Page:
College students eat plant-based on a budget


Emily Morris

There are plant-based options in OU’s dining areas and nearby campus.

In his book, “How Not to Die: Discover the Foods Scientifically Proven to Prevent and Reverse Disease,” Michael Greger puts it like this: “The best way to minimize your exposure to industrial toxins may be to eat as low as possible on the food chain, a plant-based diet.”

It can be frustrating for a hungry student who follows a plant-based diet, in-between classes to walk into the food court and view a menu full of things you haven’t eaten in years. Chick-Fil-A, Subway, Panda Express and the list continues. 

Most students who live on campus rely on campus dining to eat everyday with the use of their meal plans, and commuter students enjoy dining while on campus after classes as well. But what about the student that doesn’t eat meat and wants to maintain an environmentally healthier diet?

Oakland University’s dining halls have limited meat-alternative food options for students to choose from, which cause difficulty for many students embarking on a new journey towards making better health decisions. 

According to The New York Times, the term “plant-based” has become popular within the last year, going plant-based encourages people to choose a healthier dietary lifestyle. Many millennials and Generation Z students in particular support the idea of choosing plant-based foods instead of unhealthy animal products.

Kaitlin McQueen, Oakland University alumna, remembers her days on campus considering a plant based diet with focusing on maintaining a healthier lifestyle.  

“It was really difficult at first figuring out how to make changes to my diet,” McQueen said. “But I slowly started eliminating a lot of processed food products and started eating more salads and fruit at the OU dining halls, instead of choosing meat.”

According to Technomics 2017 College & University report, over 20% of college students follow a special diet nowadays, ranging from vegetarian to vegan. Many students are interested in food that supports a healthy environment and a clean diet. 

Plant-based foods can still allow students to enjoy meals with flavor, protein and a touch of color on their plates. If you have ever been told that you won’t get enough protein while maintaining a meat alternative diet in college, you’re not alone. 

Carlee Lewis, Oakland University exercise science major, started implementing different, healthier forms of protein into her diet while on a budget. 

“I’ve been told before that it would be really difficult to maintain a strict, healthier diet during college,” Lewis said. “Even though I’m still testing some things out, I’m also learning that meat isn’t the only protein you can choose quinoa, beans, tofu and nuts are all great sources of protein.”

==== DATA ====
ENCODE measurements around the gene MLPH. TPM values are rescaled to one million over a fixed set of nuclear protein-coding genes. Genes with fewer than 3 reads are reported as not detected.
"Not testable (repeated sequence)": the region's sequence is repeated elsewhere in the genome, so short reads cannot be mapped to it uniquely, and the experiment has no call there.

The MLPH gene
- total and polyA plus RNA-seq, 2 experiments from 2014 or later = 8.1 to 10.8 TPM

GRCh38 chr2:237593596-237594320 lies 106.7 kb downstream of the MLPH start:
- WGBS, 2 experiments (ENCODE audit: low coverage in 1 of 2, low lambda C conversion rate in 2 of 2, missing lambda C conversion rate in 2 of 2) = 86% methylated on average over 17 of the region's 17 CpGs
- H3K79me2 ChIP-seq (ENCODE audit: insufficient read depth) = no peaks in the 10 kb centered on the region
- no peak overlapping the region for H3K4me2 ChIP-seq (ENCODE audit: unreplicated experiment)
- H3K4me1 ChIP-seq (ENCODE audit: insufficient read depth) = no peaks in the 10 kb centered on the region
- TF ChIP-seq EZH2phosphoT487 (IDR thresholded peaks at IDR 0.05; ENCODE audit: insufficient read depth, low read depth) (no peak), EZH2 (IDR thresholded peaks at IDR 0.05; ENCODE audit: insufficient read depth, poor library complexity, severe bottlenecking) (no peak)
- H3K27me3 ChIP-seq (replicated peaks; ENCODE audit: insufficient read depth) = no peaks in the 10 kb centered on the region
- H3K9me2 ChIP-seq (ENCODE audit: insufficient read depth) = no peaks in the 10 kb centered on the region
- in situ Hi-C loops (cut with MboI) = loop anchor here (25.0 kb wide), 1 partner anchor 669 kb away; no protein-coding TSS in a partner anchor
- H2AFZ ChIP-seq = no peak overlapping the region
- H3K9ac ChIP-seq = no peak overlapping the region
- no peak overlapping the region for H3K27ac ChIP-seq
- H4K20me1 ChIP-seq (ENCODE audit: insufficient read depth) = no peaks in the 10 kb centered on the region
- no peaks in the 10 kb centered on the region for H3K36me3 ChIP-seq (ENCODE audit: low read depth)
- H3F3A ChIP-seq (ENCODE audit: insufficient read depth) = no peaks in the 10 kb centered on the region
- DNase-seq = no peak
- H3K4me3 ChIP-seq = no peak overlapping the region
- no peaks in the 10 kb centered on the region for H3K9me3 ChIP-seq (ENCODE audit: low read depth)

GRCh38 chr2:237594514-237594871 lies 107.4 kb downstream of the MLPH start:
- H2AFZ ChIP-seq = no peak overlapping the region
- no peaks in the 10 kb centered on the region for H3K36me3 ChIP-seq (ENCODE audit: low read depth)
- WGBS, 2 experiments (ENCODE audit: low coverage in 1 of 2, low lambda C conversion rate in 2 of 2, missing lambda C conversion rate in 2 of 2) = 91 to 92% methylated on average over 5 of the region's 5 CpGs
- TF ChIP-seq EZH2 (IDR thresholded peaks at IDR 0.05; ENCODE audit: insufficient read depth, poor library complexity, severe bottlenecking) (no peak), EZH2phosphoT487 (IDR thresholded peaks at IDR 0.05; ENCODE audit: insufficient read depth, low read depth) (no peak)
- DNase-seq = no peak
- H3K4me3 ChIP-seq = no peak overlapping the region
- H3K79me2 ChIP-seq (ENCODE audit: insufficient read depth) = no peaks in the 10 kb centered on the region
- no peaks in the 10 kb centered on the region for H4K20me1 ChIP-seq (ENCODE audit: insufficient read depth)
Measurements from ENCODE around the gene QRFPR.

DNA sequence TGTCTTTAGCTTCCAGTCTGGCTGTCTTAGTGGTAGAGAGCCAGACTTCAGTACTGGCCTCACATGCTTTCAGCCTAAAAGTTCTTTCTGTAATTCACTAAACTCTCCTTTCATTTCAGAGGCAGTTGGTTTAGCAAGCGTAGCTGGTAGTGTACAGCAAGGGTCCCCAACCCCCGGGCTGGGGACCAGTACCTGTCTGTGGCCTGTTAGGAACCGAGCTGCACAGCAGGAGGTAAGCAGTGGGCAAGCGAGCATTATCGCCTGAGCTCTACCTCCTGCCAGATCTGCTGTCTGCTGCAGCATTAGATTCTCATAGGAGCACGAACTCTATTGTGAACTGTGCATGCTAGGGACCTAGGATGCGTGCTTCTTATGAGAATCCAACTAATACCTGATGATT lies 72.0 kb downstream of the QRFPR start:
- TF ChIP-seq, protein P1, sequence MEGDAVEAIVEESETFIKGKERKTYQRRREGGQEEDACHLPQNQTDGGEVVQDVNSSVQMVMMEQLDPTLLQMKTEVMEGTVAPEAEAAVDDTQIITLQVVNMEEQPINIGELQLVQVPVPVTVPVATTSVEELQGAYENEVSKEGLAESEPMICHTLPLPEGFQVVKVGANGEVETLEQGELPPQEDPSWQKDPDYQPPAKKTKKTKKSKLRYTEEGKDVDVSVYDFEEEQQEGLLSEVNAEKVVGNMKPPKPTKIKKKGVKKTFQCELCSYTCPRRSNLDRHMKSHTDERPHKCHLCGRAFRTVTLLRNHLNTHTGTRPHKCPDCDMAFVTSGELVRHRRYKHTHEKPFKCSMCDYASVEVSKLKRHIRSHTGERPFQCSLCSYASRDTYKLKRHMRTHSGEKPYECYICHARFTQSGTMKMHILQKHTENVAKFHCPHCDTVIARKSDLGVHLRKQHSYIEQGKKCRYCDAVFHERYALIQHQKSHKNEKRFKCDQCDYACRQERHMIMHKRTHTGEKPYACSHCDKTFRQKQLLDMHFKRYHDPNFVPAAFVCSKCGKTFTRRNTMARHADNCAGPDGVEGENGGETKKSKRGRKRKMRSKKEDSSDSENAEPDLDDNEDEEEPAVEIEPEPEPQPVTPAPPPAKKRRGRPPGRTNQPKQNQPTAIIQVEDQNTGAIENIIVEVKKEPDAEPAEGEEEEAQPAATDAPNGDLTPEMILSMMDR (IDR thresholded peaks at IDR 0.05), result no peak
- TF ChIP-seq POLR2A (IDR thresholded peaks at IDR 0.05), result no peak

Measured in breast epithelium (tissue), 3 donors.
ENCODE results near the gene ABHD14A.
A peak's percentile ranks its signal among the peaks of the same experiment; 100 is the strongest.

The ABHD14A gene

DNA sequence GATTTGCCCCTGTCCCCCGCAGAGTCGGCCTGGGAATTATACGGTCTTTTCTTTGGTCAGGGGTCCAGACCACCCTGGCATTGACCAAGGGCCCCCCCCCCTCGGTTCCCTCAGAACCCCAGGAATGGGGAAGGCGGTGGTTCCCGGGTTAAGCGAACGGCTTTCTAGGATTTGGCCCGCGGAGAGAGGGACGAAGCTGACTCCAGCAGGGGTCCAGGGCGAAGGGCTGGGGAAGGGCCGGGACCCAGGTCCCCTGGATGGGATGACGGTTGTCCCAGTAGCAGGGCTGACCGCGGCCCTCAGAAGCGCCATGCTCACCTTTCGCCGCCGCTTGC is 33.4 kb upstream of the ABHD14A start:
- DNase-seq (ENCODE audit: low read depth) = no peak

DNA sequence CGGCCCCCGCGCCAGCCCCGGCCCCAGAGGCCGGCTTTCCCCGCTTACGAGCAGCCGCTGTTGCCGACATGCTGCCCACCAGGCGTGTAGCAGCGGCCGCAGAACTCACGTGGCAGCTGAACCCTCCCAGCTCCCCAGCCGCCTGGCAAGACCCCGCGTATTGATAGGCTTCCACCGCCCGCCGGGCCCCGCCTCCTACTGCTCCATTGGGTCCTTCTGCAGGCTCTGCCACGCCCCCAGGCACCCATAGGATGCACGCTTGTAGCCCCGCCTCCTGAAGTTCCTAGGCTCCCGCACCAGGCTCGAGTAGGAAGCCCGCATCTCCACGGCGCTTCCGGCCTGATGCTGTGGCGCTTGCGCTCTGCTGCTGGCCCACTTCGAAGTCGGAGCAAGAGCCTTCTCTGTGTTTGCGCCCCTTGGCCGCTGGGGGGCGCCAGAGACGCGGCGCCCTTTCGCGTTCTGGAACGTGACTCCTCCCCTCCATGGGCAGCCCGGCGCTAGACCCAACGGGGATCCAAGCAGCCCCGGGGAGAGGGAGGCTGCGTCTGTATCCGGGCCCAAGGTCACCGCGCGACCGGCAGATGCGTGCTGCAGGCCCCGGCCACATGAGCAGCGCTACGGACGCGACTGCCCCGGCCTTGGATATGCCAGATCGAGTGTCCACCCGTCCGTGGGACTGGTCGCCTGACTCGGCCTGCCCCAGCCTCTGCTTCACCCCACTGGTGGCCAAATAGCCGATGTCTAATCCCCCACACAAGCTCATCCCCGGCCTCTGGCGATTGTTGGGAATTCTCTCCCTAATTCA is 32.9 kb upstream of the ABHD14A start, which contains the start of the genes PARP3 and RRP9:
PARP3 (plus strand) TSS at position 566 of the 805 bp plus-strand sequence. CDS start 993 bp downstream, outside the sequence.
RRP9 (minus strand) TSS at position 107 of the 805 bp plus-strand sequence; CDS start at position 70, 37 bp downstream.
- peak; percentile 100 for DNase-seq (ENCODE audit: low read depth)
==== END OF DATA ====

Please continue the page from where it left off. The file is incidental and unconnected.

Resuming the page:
Living on campus or eating in college dining halls can become a bit of a challenge at times, but choosing to eat plant-based is becoming more common nowadays among college students.

Many Oakland University students believe that stocking up on nutritious vegan snacks is a great way to ensure you get all of your proper nutrients within every day. 

Cortney Heileman, OU Health & Wellness Coordinator, says it is very important to be intentional about taking care of our bodies and health. 

“There are significant benefits of following a plant-based eating routine,” Heileman said. “Benefits include improved heart health, reduced risk of diabetes, weight management and a smaller environmental footprint.” 

“The known drawbacks some people encounter with this style of eating may include access to plant-based food, depending on financial ability or geographical location. However, consuming plant-based foods is a great way to emphasize consuming fresh, natural ingredients while minimizing processed foods.” 

According to Wholesome Culture, investing in good food storage has been quite effective among college students who embrace a vegan lifestyle while in college. 

Having to grab a quick bite to eat can play a major part in busy college life. Investing in reusable eco-friendly glass jars and containers is one way to make things easier on a demanding schedule. Environmentally safe “stasher” bags make it possible to grab healthy food in a hurry. 

College students are known to be under stress when it comes to studying for finals, doing homework and balancing work with their everyday lives. Data from Wholesome Culture says, “Embracing non-perishable food items is a good way to keep your energy levels up and going through the day by consuming oatmeal bars, black beans, nut butters and even veggie soups.” 

Amanda Lynch, associate professor of interdisciplinary health sciences, explains why her views on plant-based diets and why it is environmentally friendly. 

“Plant-based foods have the potential to be environmentally friendly,” Lynch said. An organic, locally raised chicken clearly has less environmental impact than that of almond milk.” 

A plant-based lifestyle is an alternative lifestyle, which can be as cheap or as expensive, depending on individual choices. It can be relatively simple, buying fresh and whole food products for a good deal and nutritional content are the path that many young people are currently taking concerning their diets. 

Audrey Smith, Oakland University alumna, says there’s no need for any student to become broke in looking for ways to change their diet. 

“Students that want to eat healthier can start with Plum Market’s all natural vegetarian soups options and salads,” Smith said. “The important thing is to make eating healthy budget friendly, simple, convenient and a benefit to your personal health.”